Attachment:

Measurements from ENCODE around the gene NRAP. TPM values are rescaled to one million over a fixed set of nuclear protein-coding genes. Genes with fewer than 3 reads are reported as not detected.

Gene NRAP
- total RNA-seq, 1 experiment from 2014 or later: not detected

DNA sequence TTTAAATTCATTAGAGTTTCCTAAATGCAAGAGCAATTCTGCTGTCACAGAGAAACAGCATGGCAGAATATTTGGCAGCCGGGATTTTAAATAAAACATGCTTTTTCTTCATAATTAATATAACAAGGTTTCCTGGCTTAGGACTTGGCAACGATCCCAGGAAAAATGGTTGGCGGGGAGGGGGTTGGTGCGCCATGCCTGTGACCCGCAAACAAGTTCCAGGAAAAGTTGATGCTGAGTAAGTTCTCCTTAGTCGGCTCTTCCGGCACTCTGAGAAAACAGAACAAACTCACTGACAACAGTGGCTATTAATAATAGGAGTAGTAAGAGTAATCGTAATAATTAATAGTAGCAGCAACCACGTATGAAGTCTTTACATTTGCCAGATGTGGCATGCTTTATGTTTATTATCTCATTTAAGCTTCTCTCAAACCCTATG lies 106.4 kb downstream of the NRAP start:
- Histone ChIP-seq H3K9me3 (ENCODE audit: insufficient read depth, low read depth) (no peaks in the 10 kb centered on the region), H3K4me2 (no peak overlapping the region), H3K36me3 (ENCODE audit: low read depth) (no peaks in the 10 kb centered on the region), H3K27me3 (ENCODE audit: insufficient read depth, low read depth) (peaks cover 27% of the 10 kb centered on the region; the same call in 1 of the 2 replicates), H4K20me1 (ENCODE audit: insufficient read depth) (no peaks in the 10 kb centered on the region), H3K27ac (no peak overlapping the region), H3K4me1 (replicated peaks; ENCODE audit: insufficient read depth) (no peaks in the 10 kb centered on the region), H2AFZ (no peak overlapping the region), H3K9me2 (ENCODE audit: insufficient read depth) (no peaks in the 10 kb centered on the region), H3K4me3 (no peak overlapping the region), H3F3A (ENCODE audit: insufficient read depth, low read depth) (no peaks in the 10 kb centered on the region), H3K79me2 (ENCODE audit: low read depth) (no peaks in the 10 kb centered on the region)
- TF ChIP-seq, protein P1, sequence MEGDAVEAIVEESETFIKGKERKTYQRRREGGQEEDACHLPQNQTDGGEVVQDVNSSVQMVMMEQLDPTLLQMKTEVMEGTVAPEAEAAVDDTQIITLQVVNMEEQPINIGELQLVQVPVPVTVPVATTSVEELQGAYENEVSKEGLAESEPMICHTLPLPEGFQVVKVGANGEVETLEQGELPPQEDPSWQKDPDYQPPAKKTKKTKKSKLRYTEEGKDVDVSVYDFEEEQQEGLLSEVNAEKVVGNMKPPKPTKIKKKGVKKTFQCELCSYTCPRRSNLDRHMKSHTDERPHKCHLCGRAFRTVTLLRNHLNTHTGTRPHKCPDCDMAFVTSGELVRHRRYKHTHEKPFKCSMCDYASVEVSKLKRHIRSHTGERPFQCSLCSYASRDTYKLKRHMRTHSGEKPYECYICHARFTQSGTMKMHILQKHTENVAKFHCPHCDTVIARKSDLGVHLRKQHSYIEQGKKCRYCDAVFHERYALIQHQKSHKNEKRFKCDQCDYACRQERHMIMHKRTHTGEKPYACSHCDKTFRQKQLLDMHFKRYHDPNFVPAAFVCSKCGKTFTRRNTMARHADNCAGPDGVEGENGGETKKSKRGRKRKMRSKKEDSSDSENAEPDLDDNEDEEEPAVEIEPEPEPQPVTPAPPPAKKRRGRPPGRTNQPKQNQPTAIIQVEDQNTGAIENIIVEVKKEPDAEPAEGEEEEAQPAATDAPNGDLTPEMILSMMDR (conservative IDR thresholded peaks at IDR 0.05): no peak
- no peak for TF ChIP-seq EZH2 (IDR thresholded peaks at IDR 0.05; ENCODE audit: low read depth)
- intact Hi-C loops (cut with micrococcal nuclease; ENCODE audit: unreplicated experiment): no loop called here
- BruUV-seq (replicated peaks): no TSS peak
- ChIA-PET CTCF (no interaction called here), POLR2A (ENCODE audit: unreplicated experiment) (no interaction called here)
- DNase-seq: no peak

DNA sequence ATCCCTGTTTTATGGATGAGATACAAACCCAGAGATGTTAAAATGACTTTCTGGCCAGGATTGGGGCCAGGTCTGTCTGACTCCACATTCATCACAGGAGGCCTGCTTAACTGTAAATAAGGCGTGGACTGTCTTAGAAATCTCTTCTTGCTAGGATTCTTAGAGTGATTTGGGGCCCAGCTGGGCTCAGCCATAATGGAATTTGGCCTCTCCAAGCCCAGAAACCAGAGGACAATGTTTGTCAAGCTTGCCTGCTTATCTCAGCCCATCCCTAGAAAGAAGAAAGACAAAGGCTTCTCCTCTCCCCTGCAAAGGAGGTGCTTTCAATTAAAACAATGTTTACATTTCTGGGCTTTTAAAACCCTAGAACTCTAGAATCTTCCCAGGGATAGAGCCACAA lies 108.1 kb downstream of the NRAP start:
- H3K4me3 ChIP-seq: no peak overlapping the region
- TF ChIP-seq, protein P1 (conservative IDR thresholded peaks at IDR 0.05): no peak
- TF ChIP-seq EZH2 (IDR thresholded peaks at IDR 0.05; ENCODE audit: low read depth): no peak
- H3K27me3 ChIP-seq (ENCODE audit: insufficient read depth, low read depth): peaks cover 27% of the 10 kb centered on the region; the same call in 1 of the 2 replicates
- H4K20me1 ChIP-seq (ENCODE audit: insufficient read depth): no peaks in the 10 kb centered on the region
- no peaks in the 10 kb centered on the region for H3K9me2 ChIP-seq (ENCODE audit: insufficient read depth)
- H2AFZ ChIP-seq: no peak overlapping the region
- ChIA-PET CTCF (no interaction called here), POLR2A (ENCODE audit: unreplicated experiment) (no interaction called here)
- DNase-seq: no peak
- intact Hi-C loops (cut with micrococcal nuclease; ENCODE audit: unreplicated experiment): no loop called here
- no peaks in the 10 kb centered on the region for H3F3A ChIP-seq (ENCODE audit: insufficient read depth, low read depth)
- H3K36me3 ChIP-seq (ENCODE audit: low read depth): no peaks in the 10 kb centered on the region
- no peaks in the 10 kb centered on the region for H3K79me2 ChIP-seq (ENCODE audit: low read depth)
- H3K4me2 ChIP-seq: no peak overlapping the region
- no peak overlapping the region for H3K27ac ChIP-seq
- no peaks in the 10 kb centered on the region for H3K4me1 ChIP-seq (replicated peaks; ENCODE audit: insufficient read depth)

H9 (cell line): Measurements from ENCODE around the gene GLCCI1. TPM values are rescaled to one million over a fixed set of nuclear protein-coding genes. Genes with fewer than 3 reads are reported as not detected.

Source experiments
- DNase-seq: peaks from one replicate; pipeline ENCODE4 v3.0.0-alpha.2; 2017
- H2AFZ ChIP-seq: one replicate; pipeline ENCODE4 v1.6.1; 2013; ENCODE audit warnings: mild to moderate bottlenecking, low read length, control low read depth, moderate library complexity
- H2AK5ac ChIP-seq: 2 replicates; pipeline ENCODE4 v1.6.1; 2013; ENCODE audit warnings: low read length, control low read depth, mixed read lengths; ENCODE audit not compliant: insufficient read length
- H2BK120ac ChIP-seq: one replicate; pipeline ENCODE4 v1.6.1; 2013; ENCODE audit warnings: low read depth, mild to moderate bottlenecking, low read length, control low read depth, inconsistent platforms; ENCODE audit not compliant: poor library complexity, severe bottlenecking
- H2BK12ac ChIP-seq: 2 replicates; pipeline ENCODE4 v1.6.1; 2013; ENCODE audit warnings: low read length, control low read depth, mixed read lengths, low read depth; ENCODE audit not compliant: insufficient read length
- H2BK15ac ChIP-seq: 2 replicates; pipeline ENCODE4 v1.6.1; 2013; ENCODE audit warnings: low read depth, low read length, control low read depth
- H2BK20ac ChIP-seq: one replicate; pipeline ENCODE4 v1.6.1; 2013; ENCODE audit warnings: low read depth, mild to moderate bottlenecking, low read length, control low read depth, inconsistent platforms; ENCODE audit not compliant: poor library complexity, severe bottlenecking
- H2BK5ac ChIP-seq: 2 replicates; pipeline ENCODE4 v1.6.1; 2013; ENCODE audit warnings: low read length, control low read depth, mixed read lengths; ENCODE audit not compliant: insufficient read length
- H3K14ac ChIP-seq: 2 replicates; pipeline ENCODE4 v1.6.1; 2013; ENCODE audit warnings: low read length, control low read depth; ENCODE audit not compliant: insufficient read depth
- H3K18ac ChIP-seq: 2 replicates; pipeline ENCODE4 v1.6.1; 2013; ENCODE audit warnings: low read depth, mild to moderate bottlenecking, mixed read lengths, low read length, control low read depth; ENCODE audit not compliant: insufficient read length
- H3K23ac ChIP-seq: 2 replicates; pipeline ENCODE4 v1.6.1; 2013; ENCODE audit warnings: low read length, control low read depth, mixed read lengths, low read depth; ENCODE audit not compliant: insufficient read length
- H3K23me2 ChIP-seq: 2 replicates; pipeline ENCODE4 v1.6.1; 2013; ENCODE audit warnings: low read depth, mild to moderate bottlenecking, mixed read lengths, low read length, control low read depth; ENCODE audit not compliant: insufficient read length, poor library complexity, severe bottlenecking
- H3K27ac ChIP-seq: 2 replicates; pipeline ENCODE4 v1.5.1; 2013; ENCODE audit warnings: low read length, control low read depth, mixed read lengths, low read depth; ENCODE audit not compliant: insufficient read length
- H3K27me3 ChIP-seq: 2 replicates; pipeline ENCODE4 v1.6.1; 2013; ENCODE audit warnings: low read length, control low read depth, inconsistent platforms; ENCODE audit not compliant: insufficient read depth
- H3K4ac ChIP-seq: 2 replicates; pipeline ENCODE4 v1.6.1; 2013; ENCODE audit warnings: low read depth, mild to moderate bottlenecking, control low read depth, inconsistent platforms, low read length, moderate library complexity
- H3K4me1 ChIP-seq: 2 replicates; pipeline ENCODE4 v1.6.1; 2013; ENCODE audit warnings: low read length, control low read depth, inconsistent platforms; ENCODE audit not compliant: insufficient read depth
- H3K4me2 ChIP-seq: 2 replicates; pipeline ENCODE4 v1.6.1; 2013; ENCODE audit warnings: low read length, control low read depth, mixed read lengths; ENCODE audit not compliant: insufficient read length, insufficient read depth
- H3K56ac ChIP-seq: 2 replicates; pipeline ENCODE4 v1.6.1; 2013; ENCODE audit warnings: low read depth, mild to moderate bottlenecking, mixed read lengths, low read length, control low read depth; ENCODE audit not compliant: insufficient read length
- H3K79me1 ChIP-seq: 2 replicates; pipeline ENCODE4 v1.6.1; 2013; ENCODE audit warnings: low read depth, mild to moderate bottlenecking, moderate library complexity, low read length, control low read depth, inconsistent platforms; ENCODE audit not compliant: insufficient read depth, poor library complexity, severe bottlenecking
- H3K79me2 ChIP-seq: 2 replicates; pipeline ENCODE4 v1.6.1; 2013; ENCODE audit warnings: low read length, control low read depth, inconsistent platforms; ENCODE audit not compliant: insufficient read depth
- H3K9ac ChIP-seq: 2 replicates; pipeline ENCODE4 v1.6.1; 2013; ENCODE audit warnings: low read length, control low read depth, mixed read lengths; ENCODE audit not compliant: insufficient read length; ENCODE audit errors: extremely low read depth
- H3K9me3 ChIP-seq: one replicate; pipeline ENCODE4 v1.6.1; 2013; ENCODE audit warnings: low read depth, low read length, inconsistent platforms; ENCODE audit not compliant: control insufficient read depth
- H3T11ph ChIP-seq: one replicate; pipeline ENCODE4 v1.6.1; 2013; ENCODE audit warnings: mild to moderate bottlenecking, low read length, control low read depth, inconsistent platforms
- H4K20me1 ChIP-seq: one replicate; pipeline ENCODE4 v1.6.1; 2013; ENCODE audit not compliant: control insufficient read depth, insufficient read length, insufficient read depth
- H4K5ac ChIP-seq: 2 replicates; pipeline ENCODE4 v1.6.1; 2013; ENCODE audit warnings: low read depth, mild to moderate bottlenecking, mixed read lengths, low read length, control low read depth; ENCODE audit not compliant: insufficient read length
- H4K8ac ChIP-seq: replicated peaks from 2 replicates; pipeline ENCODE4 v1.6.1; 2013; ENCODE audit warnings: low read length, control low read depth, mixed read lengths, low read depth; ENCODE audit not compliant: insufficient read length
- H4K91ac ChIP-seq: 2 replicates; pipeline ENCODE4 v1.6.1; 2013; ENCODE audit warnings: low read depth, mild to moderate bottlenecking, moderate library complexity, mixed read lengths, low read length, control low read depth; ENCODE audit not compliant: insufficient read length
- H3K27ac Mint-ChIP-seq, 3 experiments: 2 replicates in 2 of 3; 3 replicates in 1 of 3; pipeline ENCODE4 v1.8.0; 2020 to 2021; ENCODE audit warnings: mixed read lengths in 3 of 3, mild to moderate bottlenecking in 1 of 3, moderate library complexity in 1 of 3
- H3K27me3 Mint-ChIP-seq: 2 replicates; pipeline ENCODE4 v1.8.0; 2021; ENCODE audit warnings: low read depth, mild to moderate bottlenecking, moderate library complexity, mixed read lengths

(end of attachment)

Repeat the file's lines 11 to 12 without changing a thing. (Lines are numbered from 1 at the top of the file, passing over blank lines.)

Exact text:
- DNase-seq: no peak

DNA sequence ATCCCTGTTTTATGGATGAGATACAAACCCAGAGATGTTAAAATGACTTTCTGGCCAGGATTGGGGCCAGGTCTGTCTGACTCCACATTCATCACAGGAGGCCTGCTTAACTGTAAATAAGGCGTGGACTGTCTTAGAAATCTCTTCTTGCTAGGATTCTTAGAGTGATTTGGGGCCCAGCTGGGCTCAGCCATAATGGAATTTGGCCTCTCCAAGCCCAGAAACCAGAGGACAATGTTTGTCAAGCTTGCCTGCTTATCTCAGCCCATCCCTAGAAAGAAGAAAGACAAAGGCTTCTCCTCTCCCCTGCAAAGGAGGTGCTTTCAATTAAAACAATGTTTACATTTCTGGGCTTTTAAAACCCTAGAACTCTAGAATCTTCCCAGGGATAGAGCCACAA lies 108.1 kb downstream of the NRAP start: